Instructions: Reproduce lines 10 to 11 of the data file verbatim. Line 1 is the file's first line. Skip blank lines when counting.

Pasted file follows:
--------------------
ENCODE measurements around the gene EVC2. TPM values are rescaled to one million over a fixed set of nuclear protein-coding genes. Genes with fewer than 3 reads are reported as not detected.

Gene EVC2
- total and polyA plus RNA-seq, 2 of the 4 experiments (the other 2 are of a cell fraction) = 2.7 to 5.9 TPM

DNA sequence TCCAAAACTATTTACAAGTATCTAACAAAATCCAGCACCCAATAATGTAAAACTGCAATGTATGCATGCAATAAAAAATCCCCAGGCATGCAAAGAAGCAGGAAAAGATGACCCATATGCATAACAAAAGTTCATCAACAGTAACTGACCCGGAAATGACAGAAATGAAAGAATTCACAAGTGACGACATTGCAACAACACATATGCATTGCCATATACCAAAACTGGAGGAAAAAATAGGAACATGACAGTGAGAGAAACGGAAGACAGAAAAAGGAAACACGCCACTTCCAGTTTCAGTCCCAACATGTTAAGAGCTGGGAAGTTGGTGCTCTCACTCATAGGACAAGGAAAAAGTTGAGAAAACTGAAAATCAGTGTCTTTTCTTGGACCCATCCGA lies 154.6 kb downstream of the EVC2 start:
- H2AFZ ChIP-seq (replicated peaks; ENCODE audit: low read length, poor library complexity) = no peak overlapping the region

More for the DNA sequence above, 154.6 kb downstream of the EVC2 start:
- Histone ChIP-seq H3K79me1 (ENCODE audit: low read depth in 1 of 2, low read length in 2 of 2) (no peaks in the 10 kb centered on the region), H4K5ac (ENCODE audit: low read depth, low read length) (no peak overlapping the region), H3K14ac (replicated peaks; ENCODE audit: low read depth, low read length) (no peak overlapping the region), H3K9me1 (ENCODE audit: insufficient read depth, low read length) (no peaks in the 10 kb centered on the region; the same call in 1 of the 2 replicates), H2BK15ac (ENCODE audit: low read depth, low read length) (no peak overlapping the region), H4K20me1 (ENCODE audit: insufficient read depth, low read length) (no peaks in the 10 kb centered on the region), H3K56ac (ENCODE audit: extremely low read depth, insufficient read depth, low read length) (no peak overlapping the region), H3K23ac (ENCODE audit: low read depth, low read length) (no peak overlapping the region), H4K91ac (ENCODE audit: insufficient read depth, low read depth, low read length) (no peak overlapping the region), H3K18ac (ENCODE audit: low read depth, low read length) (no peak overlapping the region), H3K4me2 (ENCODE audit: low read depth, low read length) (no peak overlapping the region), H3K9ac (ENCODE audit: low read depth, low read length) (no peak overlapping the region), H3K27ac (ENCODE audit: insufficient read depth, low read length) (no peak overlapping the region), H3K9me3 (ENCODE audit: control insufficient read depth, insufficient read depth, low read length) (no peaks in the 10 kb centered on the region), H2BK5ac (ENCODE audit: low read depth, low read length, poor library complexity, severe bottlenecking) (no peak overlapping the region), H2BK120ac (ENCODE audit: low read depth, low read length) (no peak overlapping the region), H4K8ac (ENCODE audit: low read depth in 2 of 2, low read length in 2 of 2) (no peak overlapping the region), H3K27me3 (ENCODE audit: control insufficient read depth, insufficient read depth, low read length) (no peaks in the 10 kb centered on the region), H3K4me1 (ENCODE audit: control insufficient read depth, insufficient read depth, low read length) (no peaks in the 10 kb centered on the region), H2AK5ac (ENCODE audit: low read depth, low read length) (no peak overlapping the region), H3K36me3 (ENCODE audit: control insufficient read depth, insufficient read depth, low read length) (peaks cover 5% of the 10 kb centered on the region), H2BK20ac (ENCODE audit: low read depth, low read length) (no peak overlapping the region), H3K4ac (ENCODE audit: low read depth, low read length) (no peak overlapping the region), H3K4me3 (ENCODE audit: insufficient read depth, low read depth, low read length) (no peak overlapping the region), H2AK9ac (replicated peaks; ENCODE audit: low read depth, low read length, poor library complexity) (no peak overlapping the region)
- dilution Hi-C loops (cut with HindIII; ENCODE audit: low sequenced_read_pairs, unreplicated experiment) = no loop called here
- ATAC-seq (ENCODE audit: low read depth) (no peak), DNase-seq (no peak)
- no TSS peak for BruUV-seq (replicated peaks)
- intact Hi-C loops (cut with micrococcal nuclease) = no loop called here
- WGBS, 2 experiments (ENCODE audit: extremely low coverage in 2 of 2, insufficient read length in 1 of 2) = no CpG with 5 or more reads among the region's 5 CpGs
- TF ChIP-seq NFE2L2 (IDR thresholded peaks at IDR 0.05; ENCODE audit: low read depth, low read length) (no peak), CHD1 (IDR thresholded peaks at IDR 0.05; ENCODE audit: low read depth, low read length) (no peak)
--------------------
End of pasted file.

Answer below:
- no TSS peak for BruUV-seq (replicated peaks)
- intact Hi-C loops (cut with micrococcal nuclease) = no loop called here